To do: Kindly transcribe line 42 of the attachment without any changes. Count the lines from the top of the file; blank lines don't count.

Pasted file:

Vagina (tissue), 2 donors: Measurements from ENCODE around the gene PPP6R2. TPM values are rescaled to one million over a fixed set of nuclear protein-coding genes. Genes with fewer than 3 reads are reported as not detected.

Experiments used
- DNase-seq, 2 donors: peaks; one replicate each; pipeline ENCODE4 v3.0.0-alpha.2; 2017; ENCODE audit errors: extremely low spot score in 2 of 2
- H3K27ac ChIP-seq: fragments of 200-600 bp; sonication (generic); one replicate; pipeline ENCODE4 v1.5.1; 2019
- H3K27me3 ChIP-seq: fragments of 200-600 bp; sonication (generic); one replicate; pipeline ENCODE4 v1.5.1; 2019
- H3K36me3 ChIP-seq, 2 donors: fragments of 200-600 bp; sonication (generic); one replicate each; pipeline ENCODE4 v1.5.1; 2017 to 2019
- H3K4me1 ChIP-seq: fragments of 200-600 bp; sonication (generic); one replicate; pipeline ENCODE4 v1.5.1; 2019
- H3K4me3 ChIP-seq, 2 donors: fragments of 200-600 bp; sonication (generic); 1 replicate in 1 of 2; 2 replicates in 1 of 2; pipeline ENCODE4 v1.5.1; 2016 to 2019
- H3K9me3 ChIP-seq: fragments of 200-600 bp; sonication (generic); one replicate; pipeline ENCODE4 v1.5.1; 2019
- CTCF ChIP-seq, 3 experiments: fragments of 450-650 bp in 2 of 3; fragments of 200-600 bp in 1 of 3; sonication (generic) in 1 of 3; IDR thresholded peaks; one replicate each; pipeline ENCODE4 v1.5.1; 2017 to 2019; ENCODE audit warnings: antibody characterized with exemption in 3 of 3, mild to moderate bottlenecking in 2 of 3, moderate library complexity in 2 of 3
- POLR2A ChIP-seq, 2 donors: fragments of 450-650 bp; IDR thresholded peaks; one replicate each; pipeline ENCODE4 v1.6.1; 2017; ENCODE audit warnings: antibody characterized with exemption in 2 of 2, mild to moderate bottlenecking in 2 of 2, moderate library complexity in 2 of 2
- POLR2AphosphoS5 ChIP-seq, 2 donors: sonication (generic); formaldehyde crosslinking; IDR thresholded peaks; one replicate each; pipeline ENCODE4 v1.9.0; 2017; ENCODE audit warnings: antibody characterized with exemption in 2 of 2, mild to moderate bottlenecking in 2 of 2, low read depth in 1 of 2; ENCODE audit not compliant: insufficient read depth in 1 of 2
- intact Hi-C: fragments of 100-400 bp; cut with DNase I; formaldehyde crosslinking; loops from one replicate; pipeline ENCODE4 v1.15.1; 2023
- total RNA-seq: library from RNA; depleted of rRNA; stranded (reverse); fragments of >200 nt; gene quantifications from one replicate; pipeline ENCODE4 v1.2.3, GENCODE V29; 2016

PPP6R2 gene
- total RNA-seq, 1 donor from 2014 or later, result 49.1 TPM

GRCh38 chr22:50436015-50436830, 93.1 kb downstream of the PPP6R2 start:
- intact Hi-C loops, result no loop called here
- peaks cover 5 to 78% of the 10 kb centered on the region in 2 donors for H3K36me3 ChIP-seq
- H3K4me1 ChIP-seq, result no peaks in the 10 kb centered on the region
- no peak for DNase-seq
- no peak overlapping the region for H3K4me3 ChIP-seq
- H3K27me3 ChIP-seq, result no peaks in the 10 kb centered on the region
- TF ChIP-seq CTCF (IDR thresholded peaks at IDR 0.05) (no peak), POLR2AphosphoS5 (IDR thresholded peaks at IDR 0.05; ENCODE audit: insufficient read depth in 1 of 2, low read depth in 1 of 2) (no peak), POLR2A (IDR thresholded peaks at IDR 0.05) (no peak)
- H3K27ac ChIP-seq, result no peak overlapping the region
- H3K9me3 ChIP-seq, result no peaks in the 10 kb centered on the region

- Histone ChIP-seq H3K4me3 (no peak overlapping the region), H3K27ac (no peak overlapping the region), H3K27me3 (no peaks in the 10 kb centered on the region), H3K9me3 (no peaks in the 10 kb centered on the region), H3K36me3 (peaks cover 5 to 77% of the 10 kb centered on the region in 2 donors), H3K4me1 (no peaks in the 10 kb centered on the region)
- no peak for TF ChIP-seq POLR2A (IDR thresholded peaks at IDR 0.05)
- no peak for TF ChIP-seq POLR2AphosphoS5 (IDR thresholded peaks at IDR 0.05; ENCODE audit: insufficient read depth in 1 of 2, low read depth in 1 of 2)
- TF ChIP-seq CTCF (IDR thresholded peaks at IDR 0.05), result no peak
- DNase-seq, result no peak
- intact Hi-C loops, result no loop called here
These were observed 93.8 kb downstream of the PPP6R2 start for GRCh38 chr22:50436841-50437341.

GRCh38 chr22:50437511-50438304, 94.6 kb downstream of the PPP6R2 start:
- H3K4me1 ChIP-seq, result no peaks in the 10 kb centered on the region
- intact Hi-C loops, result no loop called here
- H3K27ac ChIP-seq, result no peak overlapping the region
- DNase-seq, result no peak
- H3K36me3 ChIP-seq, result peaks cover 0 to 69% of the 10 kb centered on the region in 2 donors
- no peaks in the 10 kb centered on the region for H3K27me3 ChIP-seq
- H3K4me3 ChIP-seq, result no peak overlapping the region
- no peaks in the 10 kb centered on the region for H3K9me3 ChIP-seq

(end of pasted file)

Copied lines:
- no peaks in the 10 kb centered on the region for H3K9me3 ChIP-seq